It’s a strange and enticing mix: a superhero origin story and sci-fi paranormal effects mix with apocalyptic allegory.
That mystery involves the death of Dag Hammerskjöld, the first really hands-on Secretary General of the United Nations.
This unassuming gem of a movie sneaks up on you.
“If you don’t laugh, you don’t survive,” she says at one point in this two-hour overview.
Five decades ago, when cross-dressing was still a crime in many U.S. States, director Frank Simon turned his handheld camera on a group of contestants in the Miss All-America Camp Beauty Contest
The pugnacious reporter embodied the best, worst, and most influential traits of modern newsgathering.
This fablelike quasi-doc takes the viewer to the very edge of the world
Crosby still an ass, no longer young.
A remarkable performance from Kim Tae-ri, and some beautiful dishes.
This tale of the filmmaker working around Spain’s incipient fascism in the 1930s resembles nothing from Disney.
Canadian filmmaker Tarek Mounib found a unique way to open a few minds.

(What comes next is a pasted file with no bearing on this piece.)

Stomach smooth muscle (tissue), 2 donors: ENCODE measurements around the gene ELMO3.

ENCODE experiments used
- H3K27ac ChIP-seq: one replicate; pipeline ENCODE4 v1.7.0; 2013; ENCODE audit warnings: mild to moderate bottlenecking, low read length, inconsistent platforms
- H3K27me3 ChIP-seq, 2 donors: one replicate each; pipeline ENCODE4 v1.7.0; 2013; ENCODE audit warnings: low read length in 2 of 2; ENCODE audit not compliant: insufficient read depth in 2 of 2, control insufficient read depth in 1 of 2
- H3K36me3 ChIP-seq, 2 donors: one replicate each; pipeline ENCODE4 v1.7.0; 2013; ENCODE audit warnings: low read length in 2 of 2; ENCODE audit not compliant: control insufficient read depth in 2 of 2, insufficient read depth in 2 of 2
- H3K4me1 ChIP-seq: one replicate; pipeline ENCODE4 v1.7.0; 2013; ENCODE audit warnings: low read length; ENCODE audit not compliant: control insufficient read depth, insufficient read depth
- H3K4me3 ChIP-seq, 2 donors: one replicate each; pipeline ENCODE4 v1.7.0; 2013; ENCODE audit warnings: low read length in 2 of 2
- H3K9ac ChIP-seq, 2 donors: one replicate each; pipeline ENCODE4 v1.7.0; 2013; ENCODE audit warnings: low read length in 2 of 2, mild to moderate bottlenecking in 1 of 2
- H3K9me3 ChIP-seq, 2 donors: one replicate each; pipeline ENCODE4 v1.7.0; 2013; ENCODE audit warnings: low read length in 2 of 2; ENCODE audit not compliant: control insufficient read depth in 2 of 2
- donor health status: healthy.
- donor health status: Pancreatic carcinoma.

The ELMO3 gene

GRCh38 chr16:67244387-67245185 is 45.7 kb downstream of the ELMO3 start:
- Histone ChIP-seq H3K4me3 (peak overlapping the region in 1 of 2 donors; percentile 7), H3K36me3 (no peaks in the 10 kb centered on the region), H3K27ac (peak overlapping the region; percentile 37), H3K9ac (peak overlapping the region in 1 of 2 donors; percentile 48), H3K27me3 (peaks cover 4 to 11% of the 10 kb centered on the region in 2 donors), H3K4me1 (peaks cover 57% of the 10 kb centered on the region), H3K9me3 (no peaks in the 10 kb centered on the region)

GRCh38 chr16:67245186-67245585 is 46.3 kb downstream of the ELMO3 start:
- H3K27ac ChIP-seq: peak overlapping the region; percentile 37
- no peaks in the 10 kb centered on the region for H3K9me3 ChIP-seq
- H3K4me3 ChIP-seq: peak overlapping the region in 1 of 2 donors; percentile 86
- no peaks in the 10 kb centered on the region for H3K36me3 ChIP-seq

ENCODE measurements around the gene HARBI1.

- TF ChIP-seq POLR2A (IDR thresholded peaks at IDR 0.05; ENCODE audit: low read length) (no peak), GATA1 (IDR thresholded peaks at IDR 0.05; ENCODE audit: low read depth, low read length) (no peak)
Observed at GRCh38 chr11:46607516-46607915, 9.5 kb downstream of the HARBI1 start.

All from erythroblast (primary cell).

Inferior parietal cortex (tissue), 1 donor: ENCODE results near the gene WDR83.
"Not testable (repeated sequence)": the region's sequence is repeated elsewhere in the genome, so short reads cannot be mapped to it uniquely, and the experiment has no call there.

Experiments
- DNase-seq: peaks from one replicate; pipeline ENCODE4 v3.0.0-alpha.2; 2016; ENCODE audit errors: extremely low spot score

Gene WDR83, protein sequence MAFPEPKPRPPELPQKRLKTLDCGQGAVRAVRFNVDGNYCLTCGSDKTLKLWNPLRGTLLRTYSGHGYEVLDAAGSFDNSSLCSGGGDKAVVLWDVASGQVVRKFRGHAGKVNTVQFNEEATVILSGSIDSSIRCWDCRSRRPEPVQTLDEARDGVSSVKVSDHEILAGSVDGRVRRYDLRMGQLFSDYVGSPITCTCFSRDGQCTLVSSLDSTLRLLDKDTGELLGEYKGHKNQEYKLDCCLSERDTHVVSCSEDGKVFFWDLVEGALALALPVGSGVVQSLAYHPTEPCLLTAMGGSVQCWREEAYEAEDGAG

The would-be artists of the title here are amateurs in the best possible sense.
The film makes it clear that the infamous "third-rate burglary" was only the tip of the shitberg where abuse of power was concerned.
It's meant to be a biopic about a feisty girl who overcomes adversity.
As the doc reveals, stubborn skipper Tracy Edwards made enemies easily, but she got the job done.
A film so timely, it could almost include the feed on your current smartphone...
Director Qui Sheng's auspicious debut conveys the heat of summer and the heaviness of memory.
Like Kubrick, Leigh makes unforgettable grotesques of the establishment figures who observe and congratulate themselves on the slaughter.
In South Korea, developers hire thugs to beat people who resist giving up cheap suburban land.
In the anti-Communist fervor of the day, anyone can be rojo.